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Re: New work on fonts at W3C

From: Ben Weiner <ben@readingtype.org.uk>
Date: Mon, 22 Jun 2009 11:22:22 +0100
Message-ID: <4A3F5B5E.6020308@readingtype.org.uk>
To: www-style@w3.org
CC: www-font@w3.org
Hi all,

This thread seems to be wandering a little!

I think one interesting sub-thread looked at the question of whether 
Cross-Origin Resource Sharing ('CORS': 
http://www.w3.org/TR/access-control/) is suitable for use as a mechanism 
to prevent a couple of things that can happen when fonts are loaded 
remotely via css @font-face rules:
- use of third-party bandwidth
- use of third-party licenses.

Here are some notes for your consideration. They might help us to decide 
whether we are on the right track or not.

1. Using third-party bandwidth

Eg: fonts hosted on site X being called from css @font-face rules on 
site Y without the agreement of the owner of site X.

In the [non-normative] use-cases section of the draft CORS spec I read:

"The CSS @font-face construct prohibits cross-origin loads. With the
resource sharing policy someone could set up a Web service that sells
font licenses to selected servers and handles caching and bandwidth
usage for them." [http://www.w3.org/TR/access-control/#use-cases]

So here we have CORS as an enabler, lifting a restriction on 
cross-origin font loading.

The text I've quoted asserts that cross-origin loading of fonts is not 
compliant behaviour, but I could not find a corresponding assertion in 
the draft css3-fonts spec (I looked at 
http://www.w3.org/TR/css3-fonts/#font-reference-the-src-descriptor). I'm 
assuming that this proposal has not yet been considered by the people 
working on css3-fonts, but see 
https://developer.mozilla.org/en/HTTP_access_control which gives details 
of the policy that is implemented in Firefox 3.5. The question of access 
does not seem to be addressed explicitly in the Fonts Working Group 
charter ('FWG': http://www.w3.org/2009/03/fonts-wg-charter) but its 
relevance is heavily implied.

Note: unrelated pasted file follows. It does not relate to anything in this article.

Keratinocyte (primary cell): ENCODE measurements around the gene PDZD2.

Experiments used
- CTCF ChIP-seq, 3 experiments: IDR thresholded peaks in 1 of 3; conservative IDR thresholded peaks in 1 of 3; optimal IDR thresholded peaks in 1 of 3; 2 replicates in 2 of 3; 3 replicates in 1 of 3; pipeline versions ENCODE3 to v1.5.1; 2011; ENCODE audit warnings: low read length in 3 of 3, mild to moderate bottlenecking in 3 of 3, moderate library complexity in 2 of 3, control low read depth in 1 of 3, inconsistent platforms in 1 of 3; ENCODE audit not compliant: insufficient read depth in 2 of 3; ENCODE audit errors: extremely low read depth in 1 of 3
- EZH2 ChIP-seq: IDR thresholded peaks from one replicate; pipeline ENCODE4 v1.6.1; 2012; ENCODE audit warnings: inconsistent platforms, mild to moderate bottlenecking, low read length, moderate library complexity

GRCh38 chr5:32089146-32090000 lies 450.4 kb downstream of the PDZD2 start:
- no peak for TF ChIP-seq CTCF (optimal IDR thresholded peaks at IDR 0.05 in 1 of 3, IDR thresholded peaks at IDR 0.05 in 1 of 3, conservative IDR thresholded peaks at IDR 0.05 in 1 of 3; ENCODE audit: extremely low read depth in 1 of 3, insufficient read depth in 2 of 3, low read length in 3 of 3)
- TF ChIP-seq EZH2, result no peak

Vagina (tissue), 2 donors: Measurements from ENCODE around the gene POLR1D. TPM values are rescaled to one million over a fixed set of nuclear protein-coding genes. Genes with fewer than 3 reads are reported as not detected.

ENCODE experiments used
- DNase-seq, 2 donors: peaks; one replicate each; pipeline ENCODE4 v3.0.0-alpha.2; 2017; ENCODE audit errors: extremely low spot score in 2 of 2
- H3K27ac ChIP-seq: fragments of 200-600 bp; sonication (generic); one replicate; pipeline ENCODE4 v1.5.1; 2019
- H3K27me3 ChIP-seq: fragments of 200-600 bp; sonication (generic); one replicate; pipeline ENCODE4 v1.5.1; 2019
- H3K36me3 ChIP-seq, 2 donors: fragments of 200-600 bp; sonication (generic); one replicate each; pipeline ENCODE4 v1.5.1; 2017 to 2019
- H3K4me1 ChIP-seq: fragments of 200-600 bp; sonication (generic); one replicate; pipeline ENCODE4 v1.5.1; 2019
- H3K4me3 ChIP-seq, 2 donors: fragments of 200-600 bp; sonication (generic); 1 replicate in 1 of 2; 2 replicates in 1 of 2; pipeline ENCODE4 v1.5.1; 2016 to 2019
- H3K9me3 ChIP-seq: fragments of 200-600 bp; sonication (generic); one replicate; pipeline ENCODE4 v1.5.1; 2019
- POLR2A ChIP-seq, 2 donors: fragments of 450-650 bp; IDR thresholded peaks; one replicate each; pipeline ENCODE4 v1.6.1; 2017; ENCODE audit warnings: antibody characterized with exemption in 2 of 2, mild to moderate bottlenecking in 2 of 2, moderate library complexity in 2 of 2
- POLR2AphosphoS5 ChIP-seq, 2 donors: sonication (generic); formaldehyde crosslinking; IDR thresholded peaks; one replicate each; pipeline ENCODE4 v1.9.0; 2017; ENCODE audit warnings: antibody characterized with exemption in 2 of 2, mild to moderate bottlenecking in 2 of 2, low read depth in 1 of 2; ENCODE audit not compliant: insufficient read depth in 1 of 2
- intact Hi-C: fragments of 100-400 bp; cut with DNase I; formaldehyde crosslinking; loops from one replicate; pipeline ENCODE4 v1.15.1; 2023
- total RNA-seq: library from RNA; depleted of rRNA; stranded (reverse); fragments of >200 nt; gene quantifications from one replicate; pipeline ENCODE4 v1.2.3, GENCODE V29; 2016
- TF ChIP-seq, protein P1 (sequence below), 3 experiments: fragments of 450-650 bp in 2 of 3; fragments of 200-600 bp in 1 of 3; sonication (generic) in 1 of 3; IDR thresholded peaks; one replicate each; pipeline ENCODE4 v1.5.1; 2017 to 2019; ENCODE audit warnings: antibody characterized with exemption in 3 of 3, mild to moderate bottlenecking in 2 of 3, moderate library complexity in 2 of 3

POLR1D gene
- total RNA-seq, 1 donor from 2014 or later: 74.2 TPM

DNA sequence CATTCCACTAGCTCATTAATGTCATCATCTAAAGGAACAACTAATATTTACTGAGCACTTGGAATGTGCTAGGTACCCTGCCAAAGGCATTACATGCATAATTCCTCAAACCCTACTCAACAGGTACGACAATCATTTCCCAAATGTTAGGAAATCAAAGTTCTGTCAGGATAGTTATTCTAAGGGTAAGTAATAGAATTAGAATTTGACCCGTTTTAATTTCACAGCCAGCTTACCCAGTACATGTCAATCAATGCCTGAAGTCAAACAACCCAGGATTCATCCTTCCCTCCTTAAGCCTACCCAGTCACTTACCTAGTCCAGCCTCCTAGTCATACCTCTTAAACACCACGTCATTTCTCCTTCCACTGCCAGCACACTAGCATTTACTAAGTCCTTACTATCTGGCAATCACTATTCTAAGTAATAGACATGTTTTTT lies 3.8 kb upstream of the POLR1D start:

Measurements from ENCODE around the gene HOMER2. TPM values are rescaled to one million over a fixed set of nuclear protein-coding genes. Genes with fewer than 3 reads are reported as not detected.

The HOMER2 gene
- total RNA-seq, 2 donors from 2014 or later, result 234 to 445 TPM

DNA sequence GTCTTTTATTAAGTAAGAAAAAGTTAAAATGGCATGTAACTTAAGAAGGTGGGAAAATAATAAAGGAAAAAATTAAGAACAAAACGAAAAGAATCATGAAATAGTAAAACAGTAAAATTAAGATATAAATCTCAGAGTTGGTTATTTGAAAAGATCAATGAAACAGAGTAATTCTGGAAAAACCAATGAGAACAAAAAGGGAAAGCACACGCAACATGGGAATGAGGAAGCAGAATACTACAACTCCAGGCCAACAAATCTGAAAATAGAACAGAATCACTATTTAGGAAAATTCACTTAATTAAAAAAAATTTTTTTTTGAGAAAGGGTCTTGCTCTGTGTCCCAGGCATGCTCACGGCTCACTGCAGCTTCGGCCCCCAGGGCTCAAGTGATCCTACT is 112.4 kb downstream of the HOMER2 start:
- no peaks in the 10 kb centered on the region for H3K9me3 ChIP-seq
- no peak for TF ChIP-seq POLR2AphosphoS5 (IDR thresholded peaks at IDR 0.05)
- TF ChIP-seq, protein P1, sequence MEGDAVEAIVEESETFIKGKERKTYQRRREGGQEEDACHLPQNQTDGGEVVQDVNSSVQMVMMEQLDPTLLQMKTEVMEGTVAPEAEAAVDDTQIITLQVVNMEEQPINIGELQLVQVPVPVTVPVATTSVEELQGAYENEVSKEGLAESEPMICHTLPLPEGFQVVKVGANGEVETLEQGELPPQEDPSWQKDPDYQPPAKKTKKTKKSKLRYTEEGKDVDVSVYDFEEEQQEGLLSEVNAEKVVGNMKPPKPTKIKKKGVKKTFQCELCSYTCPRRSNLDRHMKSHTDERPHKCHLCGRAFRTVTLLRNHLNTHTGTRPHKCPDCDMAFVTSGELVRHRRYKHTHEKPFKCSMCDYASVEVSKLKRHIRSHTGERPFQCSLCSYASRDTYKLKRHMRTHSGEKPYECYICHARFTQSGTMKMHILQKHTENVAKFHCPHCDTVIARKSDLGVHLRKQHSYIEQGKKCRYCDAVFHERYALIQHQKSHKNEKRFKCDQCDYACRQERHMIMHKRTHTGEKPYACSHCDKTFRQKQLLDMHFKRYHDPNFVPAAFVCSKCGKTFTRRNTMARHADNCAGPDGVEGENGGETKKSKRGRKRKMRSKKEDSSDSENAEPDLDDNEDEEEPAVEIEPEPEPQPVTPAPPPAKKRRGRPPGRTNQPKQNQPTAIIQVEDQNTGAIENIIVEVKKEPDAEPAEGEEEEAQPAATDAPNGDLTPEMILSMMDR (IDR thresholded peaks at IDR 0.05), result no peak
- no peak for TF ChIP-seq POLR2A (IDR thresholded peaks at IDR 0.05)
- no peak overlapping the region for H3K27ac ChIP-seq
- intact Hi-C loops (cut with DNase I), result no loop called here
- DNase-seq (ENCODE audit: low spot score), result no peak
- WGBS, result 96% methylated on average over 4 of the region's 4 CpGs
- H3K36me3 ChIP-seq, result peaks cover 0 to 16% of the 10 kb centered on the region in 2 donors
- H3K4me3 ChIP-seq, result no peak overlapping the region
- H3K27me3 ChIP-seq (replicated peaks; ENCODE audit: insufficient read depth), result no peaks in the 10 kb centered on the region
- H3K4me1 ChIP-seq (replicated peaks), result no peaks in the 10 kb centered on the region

Note that "the @font-face linking mechanism is defined by the CSS 
Working Group, [...] although [the FWG] may propose changes to the CSS 
Working Group" and is out of scope for the FWG. 

2. Using third-party licenses

Eg: fonts licensed for site X being called from css @font-face rules on 
site Y without the agreement of the the person granting the licence.

I don't believe that CORS is intended to express licensing information 
or to enforce licence conditions. Again from the use-cases section of 
the draft spec: "The main motivation behind Cross-Origin Resource 
Sharing was to remove the same origin restriction from various APIs so 
that resources can be shared among different origins (i.e. servers)." 
This is a solution to a technical problem, not a commercial one.

In this case the proposed W3C Fonts Working Group seems to be the place 
to look for answers, rather than any current or draft specification 
including CORS. Personally, I'm hoping the outcome of the Fonts Working 
Group will break new ground on the expression of licensing information 
across all media. Hope springs eternal :-)

In summary

On the bandwidth/server usage question, it looks as if CORS could help. 
For example it would allow font software vendors to host fonts 
themselves and sell licenses to web site owners. It would also enable 
OFLB (http://www.openfontlibrary.org/) to host permissively licensed 
fonts on behalf of the whole web community.

It would achieve this by opening up cross-origin access to the fonts -- 
an ability that now appears unnecessary, unless you're a user running 
Firefox 3.5, because common-origin restrictions within the @font-face 
spec [which as noted above, don't seem to exist right now] are not 
implemented in all @font-face supporting browsers that are currently 
shipping. So for CORS to be useful here, those restrictions would need 
to be part of the css3-fonts spec first.

On the licence question, I don't see anything in CORS that attempts to 
use software to grapple with this emotive area and I hope that remains 
the case. The Fonts Working Group seems to be the place; I read that the 
group "primarily conducts its work on the public mailing list 
www-font@w3.org" but I don't see much there: is anything happening? ;-) 

My suggestion would be to assume that in the case of font linking with 
@font-face, CORS is for preventing the use of third-party bandwidth and 
not for expressing or enforcing the conditions of a licence. Your 
better-informed responses please!


Ben Weiner | http://readingtype.org.uk/about/contact.html
Received on Monday, 22 June 2009 10:52:17 UTC

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